Cauchy sequence confusion

Cauchy sequence definition: "$$\forall \epsilon>0, \exists N$$ such that $$\forall n,m>N, |a_{n}-a_{m}|<\epsilon$$".

I was told that it is not sufficient to consider $$m=n+1$$ but however, I thought, if we can show that consecutive difference is always less than $$\epsilon$$ for a sequence, then can't we use triangular inequality to show the sequence is Cauchy, for instance: $$|a_m-a_n|= |a_m-a_{m-1}+...-a_n|\leq|a_m-a_{m-1}|+...+|a_{n+1}-a_n|\leq (m-n+1) \epsilon,$$ and since $$\epsilon$$ is arbitrary then the sequence is proved to be Cauchy.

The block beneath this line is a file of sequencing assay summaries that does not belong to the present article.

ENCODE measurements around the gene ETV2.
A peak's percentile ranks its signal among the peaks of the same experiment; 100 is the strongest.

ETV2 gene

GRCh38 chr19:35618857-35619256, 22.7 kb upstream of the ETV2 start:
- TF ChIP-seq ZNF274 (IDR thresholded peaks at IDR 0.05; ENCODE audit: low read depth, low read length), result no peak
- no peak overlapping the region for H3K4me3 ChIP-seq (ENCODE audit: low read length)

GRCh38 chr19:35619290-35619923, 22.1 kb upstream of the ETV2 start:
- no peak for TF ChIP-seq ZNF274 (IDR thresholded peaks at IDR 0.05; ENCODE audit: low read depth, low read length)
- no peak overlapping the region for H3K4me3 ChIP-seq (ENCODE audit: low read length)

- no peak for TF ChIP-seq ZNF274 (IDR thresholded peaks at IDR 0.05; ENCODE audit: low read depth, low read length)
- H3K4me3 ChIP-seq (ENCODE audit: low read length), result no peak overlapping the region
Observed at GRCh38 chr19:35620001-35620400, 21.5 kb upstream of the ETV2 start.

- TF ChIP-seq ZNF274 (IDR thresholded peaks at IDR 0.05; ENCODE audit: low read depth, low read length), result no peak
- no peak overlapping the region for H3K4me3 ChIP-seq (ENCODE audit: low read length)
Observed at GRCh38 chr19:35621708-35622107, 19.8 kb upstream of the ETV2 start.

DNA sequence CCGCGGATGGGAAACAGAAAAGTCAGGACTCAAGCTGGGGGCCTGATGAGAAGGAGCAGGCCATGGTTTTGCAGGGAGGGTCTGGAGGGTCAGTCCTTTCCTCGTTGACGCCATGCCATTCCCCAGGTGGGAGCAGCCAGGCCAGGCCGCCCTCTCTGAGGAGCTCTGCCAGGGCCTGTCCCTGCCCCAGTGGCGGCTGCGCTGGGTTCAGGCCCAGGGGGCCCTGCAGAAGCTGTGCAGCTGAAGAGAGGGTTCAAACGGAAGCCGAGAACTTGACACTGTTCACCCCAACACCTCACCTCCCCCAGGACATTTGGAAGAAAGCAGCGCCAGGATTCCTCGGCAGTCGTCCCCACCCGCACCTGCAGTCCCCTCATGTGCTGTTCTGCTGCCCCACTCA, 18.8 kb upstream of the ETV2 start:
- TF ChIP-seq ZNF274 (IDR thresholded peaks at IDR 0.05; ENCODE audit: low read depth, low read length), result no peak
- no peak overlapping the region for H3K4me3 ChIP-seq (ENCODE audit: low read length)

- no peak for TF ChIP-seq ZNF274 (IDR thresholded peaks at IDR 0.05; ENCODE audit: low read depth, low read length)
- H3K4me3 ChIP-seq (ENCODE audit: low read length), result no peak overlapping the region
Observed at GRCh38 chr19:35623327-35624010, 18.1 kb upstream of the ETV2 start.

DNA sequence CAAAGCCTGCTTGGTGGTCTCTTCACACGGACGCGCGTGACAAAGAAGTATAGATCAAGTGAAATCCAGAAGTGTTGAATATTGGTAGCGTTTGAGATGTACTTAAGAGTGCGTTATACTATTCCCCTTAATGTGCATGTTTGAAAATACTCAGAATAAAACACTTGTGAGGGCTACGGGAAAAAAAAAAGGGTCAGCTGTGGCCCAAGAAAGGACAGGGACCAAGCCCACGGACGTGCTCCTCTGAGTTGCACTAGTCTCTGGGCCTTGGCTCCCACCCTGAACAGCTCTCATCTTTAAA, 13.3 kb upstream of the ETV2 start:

• No, you cannot find a factor to replace $\varepsilon$ by so that it will be $<\varepsilon$ for all $m,n$. – user10354138 Jun 11 at 14:42

While your equation is correct as stated, $$m$$ can be arbitrarily large, which can make the factor $$m - n - 1$$ preceding your $$\epsilon$$ arbitrarily large, in turn making $$(m - n - 1) \epsilon$$ arbitrarily large.
$$a_n := \sum_{i = 1}^n \frac{1}{i}$$ is a sequence obeying the alternative property you've given, but it is not convergent.